We had a great deal of goods scattered among Christians. We only had gold money with us. Hersh began to run to find a place for the child. Our home was in the forest. Without water and without bread. We did not go to the gamekeeper again so as not to disturb our child's life. She tended the cows along with a poor gentile boy. He [the gamekeeper] kept the gentile boy to go with her so she did not get lost in the forest. The gamekeeper constantly received letters from Jews who wanted to give him a great deal of money to save their children, but my child's good fortune was very important to him. He refused everyone.
[As we were] sitting in snow in the forest, several boys arrived. We asked them if they had a small piece of bread. These were Leyzer Hersh Kenig's two sons and
Chaya Toba Kotlarz in the forest
(English caption: Haya Toba Kotlar in the forest)
Leyzer Lewenzon, Avrahamtshe's two boys. They had a piece of their old bread in their pockets; they gave it to me. My child eagerly ate it. They said to Hersh:
Come with us, we will look somewhere for a place to enter. Why would you sit here?
They left for the village and I remained alone in the forest. They went to a Christian woman, ate and paid. As they were leaving, she said to Hersh:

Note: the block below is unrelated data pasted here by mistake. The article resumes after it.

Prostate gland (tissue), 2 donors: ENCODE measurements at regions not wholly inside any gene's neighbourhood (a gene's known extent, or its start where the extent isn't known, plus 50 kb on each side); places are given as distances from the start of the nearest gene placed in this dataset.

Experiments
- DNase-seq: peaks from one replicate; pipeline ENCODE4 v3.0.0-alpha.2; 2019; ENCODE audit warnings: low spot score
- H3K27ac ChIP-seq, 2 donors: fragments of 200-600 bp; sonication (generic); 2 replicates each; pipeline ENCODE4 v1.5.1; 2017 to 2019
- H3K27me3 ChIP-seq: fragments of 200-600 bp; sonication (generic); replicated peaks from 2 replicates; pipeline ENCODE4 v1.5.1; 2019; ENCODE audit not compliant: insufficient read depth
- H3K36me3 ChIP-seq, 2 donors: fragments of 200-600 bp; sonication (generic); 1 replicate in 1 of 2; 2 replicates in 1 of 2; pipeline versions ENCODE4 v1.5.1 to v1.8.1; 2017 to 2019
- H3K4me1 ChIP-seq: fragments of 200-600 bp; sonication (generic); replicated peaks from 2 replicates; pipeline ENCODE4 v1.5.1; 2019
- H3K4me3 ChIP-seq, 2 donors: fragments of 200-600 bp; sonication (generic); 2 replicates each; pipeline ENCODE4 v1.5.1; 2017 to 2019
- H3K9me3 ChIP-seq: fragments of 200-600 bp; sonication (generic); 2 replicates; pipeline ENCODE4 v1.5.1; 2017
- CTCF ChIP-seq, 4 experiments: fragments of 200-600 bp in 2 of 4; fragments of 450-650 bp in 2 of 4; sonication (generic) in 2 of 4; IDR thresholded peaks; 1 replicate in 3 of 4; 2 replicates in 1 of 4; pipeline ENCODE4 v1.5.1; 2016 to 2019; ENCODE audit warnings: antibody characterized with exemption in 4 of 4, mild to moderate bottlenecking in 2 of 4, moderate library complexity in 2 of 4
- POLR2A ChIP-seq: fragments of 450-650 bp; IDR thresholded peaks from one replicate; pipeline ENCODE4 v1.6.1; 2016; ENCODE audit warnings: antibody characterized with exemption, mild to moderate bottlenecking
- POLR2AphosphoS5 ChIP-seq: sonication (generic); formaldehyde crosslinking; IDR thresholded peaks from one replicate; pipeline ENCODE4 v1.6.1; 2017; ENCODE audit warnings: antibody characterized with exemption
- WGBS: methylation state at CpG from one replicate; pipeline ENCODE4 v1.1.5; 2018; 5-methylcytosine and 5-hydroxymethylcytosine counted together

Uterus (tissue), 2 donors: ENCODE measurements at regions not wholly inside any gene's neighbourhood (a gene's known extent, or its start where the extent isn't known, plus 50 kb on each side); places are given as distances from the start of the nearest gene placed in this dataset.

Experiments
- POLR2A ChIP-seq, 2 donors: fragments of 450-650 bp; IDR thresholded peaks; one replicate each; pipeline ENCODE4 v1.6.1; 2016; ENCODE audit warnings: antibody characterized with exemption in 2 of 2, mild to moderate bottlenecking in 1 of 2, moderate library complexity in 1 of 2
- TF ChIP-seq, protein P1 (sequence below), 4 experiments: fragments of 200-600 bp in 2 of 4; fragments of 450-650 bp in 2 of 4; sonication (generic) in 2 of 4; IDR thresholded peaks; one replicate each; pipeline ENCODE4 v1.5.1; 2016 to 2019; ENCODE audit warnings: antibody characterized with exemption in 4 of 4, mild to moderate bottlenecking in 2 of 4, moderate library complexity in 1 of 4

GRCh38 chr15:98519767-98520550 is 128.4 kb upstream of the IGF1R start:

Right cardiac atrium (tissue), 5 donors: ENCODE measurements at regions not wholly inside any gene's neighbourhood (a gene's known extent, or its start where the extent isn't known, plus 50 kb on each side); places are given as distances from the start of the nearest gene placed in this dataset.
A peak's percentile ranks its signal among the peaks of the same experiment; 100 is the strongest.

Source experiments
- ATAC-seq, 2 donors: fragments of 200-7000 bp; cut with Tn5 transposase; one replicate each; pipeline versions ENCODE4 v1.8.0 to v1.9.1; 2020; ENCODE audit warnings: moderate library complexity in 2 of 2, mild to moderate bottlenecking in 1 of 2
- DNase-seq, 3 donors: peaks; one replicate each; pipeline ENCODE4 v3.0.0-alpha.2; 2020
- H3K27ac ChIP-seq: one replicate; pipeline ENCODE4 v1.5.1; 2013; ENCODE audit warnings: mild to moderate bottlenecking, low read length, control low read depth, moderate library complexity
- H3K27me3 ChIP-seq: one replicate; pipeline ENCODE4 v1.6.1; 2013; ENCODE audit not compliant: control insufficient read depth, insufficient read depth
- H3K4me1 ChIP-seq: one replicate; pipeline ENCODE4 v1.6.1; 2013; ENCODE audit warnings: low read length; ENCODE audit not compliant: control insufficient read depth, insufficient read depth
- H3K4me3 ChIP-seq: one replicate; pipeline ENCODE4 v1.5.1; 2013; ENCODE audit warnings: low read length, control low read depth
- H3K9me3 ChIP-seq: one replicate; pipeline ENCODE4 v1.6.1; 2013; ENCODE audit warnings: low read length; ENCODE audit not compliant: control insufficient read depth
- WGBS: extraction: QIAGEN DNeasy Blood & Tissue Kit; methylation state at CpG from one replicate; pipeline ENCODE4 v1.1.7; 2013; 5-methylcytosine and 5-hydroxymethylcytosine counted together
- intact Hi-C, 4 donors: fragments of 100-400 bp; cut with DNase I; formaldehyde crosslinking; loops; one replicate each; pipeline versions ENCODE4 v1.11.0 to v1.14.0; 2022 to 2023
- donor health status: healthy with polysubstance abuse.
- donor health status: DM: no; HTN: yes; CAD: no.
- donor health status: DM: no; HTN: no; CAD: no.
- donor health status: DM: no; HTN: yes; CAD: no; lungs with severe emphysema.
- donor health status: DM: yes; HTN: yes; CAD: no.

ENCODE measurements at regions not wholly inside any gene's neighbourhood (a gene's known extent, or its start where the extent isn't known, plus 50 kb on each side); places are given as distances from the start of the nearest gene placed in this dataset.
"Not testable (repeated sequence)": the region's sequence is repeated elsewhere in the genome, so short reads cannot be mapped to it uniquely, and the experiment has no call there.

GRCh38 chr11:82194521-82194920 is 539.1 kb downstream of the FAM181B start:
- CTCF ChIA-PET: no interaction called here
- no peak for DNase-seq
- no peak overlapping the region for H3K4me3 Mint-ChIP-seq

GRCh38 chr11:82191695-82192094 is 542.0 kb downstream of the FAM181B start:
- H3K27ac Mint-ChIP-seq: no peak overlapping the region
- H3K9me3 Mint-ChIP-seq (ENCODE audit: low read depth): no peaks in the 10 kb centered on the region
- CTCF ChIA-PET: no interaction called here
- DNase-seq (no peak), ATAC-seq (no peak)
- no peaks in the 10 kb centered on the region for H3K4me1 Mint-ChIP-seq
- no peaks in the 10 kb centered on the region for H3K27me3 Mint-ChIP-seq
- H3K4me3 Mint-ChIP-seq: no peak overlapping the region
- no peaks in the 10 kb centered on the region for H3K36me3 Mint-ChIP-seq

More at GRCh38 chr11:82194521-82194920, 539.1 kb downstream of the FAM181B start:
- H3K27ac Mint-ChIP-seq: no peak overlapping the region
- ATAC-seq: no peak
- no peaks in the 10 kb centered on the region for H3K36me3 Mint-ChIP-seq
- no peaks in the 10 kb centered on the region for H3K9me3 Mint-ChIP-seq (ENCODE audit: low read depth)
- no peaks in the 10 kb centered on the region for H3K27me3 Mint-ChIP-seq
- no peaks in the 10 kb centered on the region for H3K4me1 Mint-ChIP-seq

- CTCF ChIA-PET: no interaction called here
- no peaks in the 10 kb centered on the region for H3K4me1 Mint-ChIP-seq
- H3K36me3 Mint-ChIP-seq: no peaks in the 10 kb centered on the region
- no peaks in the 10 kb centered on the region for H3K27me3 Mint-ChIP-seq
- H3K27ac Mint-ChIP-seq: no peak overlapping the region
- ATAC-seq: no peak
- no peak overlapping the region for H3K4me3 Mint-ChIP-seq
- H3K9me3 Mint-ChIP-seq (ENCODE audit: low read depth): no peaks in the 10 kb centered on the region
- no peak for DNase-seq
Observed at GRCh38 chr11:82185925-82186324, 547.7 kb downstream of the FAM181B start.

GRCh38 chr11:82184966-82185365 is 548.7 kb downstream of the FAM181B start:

You do not recognize me; I was your customer.
He no longer recognized anyone. He told her that we were in the forest.
Take some milk for your child and something to eat she said.
When he again returned to her, she told him:
You can stay with me, but without small children because I have a small house.
Kindness Pays. The Goodness of the Poor
Meanwhile, let it be for him alone; I remained in the forest longer. Once, I saw a man [with] overgrown [hair] like a forest-robber, but I recognized that he was young. I know you he said to me do not be afraid. My wife and I bought cloth goods from you. He told me his name. He was accused of murder when Poland was in control. The Germans were looking for him.
I love Jews, he said to me, and I want to help them. I have a hidden spot with 12 Jews, but you and the child cannot be there. But I have a house in the field, I also have Jews there, come with me, you will be there. I went with him. It was almost night; there was frost and snow in the forest. What could I lose here? I went with him; the child slept on my back; he [walked] with a dog on a chain. I entered with him; there was Chaim Tevl, a large, wild village boy. People were afraid of him. He behaved badly toward Jews. He wanted money. He laughed when he saw me and said:
You and the child can stay here with us.
His wife also was there with their children.
It was a large, dark room, but with a roof. I thought: no, better in the forest than with them. What God will command, let it be. I cannot spend the night here.